Thanks for the link LeeE. I notice that the Schwarzchild radius is part of the equation. It is not immediately obvious to me that t = 0 at that radius. I don't doubt that it might, I just notice that many folks think that t = 0 closer in toward the singularity. I'll have to do some arithmetic. []

This is the equation:

cutting straight to the shortened form, to save time, when the distance *r* from the center of the object is equal to the Schwarzchild radius *r*_{0}, we get 1 - 1 = 0.

LeeE, You are right in that Schwarzchild metric defines time as being zero as seen from a 'stationary observer' being at the event horizon. But to me that seems more of a theoretical limit? As I understand it, this is a situation that won't exist as there is no way to place an observer stationary at the EV, the definition of a EV is a 'point of no return'. When you're there you won't be able to 'hover' without expending a lot of energy in the opposite direction, and from the point of the in-falling observer there is nothing stopping him from falling further in towards that black hole. If I was observing him I expect that there would be a 'last moment' where light was reflected from that person, falling in.

That light I would expect to be both distorted and redshifted, but, it would still hit my retina at 'c' so that image wouldn't, as some imply, 'freeze' at that EV (event horizon). There is no 'hovering' allowed there, neither for the person falling in, nor for any light obeying spacetimes geodesics. So that last 'reflection' will arrive to the 'stationary observer' outside and then there would be no more reflected light emitted from that in-falling person.

From the situation of the person falling in it seems trickier though, one might argue that, as seen from the point of the in-falling observer, time would would 'slow down' allowing the universe to 'die' before he ever reached that EV. But that won't hold from our stationary observers point of view I think. He will observe this person disappearing from our view and so draw the conclusion that he have passed what he saw as the EV.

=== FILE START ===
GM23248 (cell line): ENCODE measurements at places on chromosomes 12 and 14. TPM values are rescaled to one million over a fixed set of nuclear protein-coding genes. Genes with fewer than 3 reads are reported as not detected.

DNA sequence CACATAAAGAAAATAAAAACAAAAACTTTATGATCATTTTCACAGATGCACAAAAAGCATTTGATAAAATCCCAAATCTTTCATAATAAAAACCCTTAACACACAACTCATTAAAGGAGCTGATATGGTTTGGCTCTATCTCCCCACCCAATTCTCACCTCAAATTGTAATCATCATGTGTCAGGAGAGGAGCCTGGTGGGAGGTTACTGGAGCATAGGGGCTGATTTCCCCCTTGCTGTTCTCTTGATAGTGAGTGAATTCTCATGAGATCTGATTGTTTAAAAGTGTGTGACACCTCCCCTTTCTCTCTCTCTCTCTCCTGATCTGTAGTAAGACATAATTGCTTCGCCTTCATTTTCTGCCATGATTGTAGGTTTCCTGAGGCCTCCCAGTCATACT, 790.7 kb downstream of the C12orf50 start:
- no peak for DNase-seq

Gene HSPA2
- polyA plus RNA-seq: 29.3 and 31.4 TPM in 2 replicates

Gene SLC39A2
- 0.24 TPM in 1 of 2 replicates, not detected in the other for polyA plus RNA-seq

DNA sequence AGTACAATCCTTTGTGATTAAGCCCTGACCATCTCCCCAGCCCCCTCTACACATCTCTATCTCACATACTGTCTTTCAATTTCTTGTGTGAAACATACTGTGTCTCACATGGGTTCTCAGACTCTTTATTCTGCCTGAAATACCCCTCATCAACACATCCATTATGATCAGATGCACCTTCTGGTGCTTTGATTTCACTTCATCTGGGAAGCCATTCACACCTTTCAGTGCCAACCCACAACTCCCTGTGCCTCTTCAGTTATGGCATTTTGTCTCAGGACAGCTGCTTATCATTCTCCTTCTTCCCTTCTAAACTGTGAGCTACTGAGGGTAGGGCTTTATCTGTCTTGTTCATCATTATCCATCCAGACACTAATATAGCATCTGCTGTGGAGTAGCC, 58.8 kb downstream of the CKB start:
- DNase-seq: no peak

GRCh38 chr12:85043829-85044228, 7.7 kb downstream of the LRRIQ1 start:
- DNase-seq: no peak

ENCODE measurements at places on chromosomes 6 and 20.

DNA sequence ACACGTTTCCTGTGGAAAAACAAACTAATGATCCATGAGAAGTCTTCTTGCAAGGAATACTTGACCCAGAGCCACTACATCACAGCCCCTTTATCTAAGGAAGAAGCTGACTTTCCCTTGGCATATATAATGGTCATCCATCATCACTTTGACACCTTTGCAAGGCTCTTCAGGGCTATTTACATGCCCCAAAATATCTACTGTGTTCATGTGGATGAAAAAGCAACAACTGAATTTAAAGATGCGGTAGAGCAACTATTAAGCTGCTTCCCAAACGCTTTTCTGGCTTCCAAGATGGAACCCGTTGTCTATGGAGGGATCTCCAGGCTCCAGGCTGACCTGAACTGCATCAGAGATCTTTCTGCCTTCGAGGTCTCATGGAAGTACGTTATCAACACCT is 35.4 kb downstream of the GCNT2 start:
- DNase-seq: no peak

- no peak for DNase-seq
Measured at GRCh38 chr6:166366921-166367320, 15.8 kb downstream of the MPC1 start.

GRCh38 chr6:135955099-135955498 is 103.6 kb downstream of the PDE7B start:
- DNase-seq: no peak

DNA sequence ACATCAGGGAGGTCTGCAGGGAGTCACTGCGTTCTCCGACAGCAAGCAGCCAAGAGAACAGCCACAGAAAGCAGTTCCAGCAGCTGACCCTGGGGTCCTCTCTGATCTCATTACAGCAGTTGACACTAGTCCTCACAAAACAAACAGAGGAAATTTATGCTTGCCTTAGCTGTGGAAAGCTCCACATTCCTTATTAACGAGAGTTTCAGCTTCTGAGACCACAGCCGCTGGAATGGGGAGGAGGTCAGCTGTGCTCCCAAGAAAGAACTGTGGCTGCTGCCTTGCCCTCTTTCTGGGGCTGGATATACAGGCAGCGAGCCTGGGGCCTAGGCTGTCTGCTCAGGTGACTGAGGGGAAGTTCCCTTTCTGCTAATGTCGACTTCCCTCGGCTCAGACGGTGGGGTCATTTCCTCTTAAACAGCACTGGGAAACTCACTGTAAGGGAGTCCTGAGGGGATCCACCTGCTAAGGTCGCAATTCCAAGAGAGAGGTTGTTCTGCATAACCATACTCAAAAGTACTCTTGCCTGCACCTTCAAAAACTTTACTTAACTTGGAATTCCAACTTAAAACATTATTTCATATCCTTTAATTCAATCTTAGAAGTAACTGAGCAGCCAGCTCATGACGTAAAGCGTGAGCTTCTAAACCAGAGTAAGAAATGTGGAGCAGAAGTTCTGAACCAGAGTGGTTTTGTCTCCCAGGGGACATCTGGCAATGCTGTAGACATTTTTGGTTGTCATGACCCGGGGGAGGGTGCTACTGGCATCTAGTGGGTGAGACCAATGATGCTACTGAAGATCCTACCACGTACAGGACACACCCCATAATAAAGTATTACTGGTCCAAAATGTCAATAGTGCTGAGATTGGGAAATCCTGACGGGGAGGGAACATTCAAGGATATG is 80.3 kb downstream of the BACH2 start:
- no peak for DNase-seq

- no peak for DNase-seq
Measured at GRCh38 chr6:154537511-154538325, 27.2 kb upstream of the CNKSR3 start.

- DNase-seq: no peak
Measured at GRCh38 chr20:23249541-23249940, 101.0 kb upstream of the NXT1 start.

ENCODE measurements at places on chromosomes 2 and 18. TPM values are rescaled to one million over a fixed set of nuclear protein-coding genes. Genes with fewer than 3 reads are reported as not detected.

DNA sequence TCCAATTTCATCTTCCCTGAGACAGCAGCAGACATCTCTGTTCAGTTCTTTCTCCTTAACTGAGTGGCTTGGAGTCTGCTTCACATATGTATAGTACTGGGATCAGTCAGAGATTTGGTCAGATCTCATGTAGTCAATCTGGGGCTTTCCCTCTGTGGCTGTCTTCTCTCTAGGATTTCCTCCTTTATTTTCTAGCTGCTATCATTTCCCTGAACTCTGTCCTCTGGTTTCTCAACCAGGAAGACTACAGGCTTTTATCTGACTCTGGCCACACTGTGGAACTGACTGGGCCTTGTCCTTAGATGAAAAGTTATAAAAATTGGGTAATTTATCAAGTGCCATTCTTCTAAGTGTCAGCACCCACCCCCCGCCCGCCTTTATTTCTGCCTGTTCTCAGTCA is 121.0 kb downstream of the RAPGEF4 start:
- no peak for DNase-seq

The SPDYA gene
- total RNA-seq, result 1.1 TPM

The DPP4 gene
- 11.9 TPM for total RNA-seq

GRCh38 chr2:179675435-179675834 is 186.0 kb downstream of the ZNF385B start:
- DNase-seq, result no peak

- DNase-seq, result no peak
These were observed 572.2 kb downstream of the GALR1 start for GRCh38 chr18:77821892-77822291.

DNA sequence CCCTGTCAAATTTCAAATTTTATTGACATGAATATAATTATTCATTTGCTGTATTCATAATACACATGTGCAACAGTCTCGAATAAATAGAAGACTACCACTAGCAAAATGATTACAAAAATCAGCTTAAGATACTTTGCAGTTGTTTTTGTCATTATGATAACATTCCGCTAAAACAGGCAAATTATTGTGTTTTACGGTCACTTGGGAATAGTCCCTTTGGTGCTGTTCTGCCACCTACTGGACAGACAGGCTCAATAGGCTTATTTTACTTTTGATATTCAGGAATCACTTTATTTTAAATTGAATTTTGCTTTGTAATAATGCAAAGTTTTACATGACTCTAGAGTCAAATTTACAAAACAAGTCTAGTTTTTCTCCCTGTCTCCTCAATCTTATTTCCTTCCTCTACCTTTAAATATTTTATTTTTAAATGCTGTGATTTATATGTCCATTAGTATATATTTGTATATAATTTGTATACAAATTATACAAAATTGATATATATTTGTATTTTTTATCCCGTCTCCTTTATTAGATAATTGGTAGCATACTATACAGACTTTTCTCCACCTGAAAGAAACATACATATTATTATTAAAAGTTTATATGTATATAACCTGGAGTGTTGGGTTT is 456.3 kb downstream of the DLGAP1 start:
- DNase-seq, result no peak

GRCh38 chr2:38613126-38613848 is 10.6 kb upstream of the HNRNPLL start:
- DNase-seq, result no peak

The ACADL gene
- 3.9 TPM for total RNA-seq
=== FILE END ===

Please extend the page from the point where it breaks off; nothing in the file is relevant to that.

Why I think so goes back to my thought experiment with a 'stationary' relative Earth super-telescope watching a our spacecraft leave earth toward a star and then come back. That spacecraft, even if being extremly close to light speed in space, will have the same 'time dilation' as we observe at a black hole, you could say that the ship represents the in-falling observer and our telescope represents the observer outside the gravity well (black hole). To say that the observer of the in-falling person would observe, from his frame of reference, that this person would freeze in space due to the time dilation caused by the black hole seems to me to be equivalent to expecting that our spacecraft, as observed from our super telescope, would 'freeze' in space.

If that was a fact, I believe that this ship never would be able to make that journey, as seen from the telescopes (stationary observers) point of view. And all discussions about length contraction seems then to be a exercise in futility as any 'stationary observer' only would experience that spacecraft passing it at near 'c' as being frozen in time. So I expect the in-falling 'observer' to pass, what the 'staionary observer' outside the gravity well will observe to be, the Event Horizon.

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When it comes to the Kerr metric for a spinning black hole there will be framedragging added to the situation though. But we're not talking about that as I understands it? Anyway

I might be wrong in my 'comparison' between those two situations, but even without that 'comparison' I see no real problem for the guy at the EV to keep falling as that is the only way he can take, as seen from his frame of reference.